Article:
The first step is create a new exported function in the handler.js file. To begin, it only creates an instance of DynamoDB DocumentClient (an abstraction to read and write data to the DynamoDB table):

module.exports.addRating = (event, context, callback) => {
  var docClient = new AWS.DynamoDB.DocumentClient();
}

Next, let’s create the JavaScript object we want to persist on the DynamoDB table. The object will contain three keys: id, beer and rating. The id value will be generated using the UUID module, and the beer and rating values will be received via parameters.

Lambda functions have access to passed params through the event object:

  • Query string parameters are available in event.queryStringParameters
  • Post data is available in event.body

since we expect to receive a posted JSON, we will also need to parse it. At the end, our Item will look like this:

var params = JSON.parse(event.body);
var Item = {
    id: uuid.v4(),
    beer: params.beer,
    rating: Number(params.rating)
};

Notice that we’re using the Number function to make sure the rating value will be always stored as a numeric value.

Finally, let’s store this object in the DynamoDB table using the DocumentClient’s instance put method:

docClient.put({TableName: 'slsbeers', Item: Item}, (error) => {
  if (error) {
    callback(error);
  }

  callback(null, { statusCode: 201 });
});

The put method returns an error object if something didn’t went as expected.

Remember (from part one of this tutorial) that the Lambda receives a callback function to be invoked when it’s done. The callback can receive two parameters, an error object, and a success object. In our case, the callback is invoked after the put operation with either the error object (in case there is an error) or with just a plain empty 201 response (201 is the http status code for “request fulfilled and new resource created”).

“addRating” function configuration (on the serverless.yml)

Now that the actual function handler is defined, go ahead and configure the function in the serverless.yml file, attaching an HTTP event:

functions:
  hello:
    handler: handler.hello
    events: ... # Ommited for brevity
  addRating:
    handler: handler.addRating
    events:
      - http:
          path: beer/rating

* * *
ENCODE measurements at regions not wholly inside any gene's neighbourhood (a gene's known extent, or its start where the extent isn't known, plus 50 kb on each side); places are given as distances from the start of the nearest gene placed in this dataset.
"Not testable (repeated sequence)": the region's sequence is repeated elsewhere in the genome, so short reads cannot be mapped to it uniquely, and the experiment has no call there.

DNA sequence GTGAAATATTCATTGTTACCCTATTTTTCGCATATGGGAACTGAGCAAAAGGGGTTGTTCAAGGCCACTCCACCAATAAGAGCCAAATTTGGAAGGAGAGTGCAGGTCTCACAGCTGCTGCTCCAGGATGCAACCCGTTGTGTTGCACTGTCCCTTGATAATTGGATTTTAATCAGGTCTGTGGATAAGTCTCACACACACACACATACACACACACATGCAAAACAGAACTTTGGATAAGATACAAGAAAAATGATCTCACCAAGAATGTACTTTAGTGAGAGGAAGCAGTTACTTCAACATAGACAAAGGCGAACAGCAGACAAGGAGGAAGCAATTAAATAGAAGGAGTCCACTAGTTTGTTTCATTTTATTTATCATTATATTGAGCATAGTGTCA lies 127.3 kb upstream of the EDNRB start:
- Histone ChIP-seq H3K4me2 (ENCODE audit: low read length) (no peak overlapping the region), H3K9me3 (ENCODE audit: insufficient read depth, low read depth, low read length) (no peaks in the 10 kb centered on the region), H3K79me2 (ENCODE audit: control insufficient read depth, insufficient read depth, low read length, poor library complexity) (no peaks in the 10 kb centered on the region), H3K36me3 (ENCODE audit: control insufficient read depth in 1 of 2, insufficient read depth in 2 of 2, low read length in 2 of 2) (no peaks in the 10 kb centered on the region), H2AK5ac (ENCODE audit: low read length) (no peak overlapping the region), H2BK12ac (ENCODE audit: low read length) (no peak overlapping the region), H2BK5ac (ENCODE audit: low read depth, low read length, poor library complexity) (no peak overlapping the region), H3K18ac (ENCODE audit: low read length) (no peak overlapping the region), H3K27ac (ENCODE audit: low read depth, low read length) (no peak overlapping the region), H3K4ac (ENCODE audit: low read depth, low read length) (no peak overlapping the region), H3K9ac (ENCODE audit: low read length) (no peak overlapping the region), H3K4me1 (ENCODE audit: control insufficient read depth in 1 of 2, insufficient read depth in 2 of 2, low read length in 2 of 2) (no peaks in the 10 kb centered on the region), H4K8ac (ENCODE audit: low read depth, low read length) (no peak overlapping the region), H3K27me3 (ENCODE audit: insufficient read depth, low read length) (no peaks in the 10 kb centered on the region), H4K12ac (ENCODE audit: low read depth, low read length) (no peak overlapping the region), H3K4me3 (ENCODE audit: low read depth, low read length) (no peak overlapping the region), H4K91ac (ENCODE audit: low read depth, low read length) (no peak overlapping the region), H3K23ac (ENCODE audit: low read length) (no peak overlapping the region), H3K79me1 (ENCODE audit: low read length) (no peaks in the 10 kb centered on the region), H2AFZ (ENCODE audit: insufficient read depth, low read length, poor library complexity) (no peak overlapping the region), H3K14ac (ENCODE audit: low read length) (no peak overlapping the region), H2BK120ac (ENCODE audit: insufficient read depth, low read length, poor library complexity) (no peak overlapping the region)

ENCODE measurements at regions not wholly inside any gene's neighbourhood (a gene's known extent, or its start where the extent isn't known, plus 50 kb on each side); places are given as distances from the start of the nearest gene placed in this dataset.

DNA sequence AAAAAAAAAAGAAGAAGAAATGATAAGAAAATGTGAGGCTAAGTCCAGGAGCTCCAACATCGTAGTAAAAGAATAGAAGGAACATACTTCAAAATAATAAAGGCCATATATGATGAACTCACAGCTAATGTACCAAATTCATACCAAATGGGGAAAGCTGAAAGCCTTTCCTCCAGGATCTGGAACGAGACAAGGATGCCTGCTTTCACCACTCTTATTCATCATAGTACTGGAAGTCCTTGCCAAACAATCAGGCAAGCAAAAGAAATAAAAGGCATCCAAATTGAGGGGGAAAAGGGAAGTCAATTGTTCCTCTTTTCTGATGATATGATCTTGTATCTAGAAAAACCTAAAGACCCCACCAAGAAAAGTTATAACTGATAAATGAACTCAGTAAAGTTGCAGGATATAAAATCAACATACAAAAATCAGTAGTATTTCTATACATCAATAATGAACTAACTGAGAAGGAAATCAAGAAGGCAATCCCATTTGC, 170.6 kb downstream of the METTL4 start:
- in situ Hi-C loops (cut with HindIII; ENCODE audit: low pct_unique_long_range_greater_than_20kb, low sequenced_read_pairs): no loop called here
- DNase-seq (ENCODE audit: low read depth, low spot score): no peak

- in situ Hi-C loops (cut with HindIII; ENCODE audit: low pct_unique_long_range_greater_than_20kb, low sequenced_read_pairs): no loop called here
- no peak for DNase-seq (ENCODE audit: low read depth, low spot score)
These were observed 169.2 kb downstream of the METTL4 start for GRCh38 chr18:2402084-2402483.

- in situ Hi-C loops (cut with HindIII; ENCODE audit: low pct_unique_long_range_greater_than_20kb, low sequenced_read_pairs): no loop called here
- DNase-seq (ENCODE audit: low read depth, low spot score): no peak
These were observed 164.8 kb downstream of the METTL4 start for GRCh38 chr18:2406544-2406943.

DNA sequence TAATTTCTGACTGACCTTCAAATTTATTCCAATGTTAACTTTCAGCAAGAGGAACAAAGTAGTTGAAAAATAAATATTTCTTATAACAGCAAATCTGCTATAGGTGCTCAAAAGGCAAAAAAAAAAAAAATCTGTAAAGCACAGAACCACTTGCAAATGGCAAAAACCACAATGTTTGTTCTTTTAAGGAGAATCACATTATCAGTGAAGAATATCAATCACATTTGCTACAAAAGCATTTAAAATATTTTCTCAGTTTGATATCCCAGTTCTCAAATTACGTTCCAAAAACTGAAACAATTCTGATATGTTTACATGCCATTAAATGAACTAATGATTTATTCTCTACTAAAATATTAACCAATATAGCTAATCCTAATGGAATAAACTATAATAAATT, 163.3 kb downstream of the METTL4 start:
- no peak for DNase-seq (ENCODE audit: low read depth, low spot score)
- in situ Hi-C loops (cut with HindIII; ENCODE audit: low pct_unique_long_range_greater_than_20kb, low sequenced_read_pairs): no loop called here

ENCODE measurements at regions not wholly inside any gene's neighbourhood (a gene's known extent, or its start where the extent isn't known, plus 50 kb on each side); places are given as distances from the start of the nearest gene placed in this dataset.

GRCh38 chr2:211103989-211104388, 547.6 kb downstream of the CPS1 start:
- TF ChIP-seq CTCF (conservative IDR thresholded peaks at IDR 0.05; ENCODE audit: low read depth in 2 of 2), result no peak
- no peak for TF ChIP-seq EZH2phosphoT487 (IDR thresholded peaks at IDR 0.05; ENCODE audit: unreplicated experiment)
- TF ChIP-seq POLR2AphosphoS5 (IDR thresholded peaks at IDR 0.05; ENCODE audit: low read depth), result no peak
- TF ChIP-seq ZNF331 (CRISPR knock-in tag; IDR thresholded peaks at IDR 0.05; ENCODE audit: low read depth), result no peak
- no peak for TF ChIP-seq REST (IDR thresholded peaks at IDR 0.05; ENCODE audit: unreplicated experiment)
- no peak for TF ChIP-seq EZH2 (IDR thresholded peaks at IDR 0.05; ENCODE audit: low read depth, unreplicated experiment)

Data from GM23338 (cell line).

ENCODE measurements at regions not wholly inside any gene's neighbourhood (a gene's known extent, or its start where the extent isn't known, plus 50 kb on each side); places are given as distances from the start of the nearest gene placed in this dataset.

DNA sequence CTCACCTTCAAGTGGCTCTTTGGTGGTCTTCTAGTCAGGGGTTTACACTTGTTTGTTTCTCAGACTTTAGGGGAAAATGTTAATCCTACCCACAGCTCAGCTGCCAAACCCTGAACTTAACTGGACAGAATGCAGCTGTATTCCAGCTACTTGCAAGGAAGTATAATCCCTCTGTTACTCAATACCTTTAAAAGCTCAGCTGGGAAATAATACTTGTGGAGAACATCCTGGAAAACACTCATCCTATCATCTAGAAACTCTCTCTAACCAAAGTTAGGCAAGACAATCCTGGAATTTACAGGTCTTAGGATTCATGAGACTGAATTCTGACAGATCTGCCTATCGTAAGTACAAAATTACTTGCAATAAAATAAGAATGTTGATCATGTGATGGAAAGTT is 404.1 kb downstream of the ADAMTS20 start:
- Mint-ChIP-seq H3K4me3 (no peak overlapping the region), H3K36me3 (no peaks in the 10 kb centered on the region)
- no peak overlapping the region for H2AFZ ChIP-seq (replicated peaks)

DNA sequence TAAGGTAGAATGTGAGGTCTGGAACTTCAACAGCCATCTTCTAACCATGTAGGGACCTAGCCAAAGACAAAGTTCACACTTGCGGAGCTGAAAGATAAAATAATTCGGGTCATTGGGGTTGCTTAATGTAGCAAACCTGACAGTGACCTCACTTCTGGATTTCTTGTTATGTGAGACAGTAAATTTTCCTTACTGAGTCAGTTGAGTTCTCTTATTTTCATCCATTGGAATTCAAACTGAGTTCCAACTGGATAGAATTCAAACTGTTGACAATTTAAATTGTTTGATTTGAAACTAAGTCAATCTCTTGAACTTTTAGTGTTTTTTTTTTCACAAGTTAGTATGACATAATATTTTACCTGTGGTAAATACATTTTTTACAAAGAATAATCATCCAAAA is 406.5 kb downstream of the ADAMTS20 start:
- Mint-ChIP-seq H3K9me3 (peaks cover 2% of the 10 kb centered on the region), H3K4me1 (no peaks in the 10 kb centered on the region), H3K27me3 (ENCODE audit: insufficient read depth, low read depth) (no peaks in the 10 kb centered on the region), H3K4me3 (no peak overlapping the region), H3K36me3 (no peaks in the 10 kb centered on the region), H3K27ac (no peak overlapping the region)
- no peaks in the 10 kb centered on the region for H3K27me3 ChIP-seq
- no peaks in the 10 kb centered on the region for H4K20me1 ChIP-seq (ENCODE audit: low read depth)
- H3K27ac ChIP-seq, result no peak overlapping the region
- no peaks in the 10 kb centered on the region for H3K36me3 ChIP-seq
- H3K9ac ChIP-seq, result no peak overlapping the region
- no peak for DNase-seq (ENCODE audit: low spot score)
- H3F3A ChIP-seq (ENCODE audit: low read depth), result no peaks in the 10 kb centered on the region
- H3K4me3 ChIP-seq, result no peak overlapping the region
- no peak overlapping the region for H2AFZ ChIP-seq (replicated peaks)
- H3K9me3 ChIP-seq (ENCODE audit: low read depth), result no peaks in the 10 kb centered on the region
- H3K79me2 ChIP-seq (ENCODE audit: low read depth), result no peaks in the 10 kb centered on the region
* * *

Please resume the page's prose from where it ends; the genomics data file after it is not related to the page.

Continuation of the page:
method: post

An important thing to notice is that although the function is called addRating, we are exposing it as beer/rating (via post).

Deploy and Test

We are now ready to test your function. Deploy the project with the command:

sls deploy

(Note that sls is a shorthand for the serverless command)

The first time you do a deploy after changing the cloudFormation template will take a while — that’s because Amazon is provisioning the new services. After the process completes, our function will be available through an URL. You can test the URL with your preferred HTTP tool (postman, hurl.it, etc) — Here’s an example using cURL:

▸ curl -i \
  -H "Accept: application/json" \
  -H "Content-Type:application/json" \
  -X POST --data '{"beer":"bock", "rating": 5}' \
  https://[your-url]/beer/rating

Note: Be sure to change the URL above for your endpoint url.

If everything goes right, you should see something like this:

HTTP/1.1 201 Created
Content-Type: application/json
Content-Length: 0
...

CORS

CORS stand for Cross-Origin Resource Sharing — a security mechanism that specifies whether an URL endpoint can be requested by a web page from another domain outside the domain from which the resource originated.

In other words it means that the Serverless website (which is hosted on a different domain) won’t be able fetch the rating HTTP url. That is, unless we explicitly return an “Access-Control-Allow-Origin” header in the addRating response.

To do this, edit the last callback invocation in the addRating function to include a header:

    callback(null, {
      statusCode: 201,
      headers: {
        'Access-Control-Allow-Origin': '*'
      },
    });

In the end, your handler.js file should look like this:

'use strict';

var AWS = require('aws-sdk');
var uuid = require('uuid');

// Your first function handler
module.exports.hello = ... // Ommited for brevity

module.exports.addRating = (event, context, callback) => {
  var docClient = new AWS.DynamoDB.DocumentClient();
  var params = JSON.parse(event.body);
  var Item = {
      id: uuid.v4(),
      beer: params.beer,
      rating: Number(params.rating)
  };

  docClient.put({TableName: 'slsbeer', Item: Item}, (error) => {
    if (error) {
      callback(error);
    }

    callback(null, {
      statusCode: 201,
      headers: {
        'Access-Control-Allow-Origin': '*'
      },
    });
  });
}

“getRating” lambda

handler source code:

Next, let’s create and configure the getRating lambda. Starting with the exported function on handler.js. The source code is shown below, and explained in sequence:

module.exports.getRating = (event, context, callback) => {
  var docClient = new AWS.DynamoDB.DocumentClient();

  var params = {
    TableName: 'slsbeer',
    FilterExpression : 'beer = :beer_name',
    ExpressionAttributeValues : {':beer_name' : event.queryStringParameters.beer}
  }

  docClient.scan(params, (error, data) => {
    if (error) {
      callback(error);
    }

    var sum = data.Items.reduce((accumulated, current) => {
      return accumulated + current.rating}
    , 0);

    var average = sum/data.Items.length;

    callback(null, {
      statusCode: 200,
      headers: {
        'Access-Control-Allow-Origin': '*'
      },
      body: JSON.stringify({ averageRating: average }),
    })

  });
}

As in the previous function, we start by creating an instance of DynamoDB’s DocumentClient. Now, since this operation will require more parameters that simply the TableName, we created a separate params object for better organizing our code. Besides TableName, the params object contains a filter expression (we only want to show ratings for the specific beer).

Next, we call docClient.scan — scan returns one or more items by accessing every item in a table. In this case, it will return all ratings for the given beer.

On lines 15-17, we take the returned data and sum all the ratings using the reduce method. On the following line, we calculate the average rating by dividing the summed value by the amount of ratings.